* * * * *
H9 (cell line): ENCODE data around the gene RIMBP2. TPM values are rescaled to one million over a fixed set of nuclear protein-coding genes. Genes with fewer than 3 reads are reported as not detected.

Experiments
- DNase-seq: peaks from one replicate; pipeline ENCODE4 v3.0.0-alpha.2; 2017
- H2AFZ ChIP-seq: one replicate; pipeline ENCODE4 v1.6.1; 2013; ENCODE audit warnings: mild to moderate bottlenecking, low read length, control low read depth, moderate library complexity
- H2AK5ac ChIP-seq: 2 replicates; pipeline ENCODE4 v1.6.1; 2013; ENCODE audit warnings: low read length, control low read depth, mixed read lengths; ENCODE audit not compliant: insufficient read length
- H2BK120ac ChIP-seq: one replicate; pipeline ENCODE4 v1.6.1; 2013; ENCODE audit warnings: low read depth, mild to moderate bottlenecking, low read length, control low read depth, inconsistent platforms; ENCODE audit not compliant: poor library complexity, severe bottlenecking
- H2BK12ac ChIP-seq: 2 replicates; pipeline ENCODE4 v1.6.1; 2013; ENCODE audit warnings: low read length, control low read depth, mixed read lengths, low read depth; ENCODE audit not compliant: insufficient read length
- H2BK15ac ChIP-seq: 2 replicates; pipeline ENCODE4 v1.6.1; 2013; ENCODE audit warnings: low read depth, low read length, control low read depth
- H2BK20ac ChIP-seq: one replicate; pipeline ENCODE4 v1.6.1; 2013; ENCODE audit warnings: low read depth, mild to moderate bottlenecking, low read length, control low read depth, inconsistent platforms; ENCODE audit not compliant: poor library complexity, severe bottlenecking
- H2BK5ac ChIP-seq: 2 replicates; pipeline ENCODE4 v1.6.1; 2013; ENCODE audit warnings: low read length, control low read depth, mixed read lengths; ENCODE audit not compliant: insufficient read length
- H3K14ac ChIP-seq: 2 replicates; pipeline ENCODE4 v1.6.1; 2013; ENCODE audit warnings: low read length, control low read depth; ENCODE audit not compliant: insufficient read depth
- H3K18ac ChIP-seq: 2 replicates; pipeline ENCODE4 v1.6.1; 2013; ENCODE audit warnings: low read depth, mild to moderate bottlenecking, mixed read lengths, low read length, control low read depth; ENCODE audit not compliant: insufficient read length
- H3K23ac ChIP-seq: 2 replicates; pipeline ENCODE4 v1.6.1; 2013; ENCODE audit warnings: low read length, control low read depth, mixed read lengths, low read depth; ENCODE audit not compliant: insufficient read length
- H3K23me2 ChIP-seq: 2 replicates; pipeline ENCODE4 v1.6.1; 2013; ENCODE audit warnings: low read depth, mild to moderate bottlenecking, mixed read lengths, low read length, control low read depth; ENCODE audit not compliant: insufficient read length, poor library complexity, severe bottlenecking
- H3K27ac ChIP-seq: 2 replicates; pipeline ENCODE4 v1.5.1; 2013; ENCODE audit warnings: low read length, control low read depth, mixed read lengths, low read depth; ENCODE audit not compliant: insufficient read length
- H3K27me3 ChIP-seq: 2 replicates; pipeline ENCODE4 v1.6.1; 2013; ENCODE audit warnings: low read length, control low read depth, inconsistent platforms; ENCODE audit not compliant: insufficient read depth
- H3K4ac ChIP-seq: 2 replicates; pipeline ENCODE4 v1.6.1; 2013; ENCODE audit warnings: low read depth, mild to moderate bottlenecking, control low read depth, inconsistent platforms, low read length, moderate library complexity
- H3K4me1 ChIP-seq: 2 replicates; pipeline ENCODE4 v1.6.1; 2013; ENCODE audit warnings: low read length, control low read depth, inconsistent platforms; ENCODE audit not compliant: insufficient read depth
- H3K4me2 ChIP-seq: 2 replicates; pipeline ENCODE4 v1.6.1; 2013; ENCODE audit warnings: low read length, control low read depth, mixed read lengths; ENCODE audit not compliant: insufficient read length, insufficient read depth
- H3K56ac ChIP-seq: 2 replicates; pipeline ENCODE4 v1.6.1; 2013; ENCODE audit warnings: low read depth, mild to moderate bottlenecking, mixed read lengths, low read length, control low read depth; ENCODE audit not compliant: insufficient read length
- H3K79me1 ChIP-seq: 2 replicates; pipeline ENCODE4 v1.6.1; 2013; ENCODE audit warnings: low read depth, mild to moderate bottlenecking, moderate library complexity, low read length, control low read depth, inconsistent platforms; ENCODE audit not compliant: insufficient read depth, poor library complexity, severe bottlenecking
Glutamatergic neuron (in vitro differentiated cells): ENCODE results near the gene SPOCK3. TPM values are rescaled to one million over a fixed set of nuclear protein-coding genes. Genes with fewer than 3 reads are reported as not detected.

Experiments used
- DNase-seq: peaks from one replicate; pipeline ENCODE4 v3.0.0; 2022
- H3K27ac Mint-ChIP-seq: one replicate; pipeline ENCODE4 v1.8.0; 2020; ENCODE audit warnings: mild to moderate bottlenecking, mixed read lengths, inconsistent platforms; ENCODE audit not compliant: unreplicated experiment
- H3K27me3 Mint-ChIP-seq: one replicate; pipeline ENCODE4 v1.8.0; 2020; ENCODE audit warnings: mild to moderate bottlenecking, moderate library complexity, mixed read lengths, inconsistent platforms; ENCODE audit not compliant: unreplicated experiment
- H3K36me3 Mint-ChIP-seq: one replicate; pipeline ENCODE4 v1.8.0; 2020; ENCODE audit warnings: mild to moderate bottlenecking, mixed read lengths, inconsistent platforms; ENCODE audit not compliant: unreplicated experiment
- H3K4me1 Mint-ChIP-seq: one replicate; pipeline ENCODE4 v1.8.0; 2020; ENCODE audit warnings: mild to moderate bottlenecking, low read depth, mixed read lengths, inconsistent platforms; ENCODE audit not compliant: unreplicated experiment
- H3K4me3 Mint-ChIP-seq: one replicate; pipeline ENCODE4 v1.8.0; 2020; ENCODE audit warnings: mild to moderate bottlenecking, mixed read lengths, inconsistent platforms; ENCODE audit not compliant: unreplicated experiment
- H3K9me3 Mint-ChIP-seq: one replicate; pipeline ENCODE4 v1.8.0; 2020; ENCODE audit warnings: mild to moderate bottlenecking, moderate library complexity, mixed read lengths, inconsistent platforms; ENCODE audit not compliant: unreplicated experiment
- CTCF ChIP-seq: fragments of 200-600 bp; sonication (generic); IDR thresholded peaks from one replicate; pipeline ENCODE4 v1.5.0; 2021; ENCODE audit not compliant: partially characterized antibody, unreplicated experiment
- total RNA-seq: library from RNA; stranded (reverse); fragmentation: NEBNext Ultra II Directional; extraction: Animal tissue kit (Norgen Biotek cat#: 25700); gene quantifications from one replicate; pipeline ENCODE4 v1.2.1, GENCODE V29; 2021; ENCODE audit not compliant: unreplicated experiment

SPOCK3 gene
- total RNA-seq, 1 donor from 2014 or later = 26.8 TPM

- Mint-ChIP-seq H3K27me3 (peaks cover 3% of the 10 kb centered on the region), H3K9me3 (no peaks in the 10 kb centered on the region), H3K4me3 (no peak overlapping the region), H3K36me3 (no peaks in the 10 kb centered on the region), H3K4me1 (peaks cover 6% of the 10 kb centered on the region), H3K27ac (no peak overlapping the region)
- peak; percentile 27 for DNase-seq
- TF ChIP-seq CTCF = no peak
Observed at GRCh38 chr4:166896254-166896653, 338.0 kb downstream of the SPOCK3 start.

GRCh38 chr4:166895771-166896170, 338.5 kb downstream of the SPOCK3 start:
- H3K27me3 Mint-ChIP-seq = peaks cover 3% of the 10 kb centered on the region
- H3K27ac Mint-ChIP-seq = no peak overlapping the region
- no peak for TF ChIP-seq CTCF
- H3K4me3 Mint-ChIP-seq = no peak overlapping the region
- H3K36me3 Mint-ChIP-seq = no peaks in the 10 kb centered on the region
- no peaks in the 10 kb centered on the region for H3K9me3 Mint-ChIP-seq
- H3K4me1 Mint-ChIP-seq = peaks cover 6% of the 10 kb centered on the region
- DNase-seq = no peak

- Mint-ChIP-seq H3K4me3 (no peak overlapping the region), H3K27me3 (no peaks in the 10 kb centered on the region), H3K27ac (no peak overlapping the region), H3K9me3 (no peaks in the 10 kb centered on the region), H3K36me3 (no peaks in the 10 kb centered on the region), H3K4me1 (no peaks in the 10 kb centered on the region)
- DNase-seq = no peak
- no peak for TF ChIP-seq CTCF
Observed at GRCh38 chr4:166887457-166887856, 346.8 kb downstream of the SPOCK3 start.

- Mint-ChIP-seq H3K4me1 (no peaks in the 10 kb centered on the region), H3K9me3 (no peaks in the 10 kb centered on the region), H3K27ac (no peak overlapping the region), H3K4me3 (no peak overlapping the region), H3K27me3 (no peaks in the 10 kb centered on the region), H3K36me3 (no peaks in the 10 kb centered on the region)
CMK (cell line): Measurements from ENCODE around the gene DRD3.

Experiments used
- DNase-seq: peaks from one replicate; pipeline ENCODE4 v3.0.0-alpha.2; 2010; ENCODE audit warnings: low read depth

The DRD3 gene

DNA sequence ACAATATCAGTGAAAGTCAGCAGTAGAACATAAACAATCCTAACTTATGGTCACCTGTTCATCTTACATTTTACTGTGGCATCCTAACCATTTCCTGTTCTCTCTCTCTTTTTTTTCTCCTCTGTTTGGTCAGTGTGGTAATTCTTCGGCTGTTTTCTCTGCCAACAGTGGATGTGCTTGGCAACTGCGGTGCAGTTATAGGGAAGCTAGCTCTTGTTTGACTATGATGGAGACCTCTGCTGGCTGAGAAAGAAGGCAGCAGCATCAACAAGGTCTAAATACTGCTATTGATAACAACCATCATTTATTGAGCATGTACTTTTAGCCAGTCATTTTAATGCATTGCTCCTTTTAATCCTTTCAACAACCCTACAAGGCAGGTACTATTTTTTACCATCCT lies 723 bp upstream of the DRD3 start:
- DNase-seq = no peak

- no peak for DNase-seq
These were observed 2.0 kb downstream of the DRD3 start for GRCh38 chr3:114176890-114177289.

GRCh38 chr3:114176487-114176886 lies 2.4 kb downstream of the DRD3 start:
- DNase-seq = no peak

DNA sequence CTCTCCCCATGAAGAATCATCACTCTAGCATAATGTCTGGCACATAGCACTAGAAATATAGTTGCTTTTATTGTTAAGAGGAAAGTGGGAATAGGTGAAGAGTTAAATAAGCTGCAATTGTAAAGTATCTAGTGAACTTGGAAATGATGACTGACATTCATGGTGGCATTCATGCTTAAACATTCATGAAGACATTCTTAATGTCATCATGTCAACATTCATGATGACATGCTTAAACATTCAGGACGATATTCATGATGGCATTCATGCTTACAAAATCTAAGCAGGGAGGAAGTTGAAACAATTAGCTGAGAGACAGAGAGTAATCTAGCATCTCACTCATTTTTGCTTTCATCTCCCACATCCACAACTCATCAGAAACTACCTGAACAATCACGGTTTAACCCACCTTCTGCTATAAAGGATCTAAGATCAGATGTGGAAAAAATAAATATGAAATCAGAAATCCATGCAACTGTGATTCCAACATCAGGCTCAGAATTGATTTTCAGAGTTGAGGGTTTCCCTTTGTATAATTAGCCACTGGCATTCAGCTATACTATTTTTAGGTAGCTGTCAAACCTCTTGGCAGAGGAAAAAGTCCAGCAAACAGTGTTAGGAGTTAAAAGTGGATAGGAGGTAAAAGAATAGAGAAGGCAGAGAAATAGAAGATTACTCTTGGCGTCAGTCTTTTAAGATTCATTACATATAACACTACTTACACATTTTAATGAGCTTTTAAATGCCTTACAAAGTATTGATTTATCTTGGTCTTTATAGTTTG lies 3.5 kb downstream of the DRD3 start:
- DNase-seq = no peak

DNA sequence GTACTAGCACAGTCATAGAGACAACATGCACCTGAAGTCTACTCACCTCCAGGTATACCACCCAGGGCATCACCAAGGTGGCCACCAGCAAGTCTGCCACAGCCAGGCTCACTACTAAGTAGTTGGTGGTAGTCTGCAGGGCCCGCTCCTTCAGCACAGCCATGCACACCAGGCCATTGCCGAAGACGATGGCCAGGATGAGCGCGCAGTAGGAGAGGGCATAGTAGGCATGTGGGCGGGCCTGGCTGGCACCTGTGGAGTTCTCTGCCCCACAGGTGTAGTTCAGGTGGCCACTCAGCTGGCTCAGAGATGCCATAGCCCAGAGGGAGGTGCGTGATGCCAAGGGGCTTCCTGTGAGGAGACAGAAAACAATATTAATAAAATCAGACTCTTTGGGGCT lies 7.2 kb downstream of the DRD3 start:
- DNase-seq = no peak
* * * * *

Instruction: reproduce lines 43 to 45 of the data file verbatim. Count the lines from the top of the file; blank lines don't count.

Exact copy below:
- H3K4me3 Mint-ChIP-seq = no peak overlapping the region
- H3K36me3 Mint-ChIP-seq = no peaks in the 10 kb centered on the region
- no peaks in the 10 kb centered on the region for H3K9me3 Mint-ChIP-seq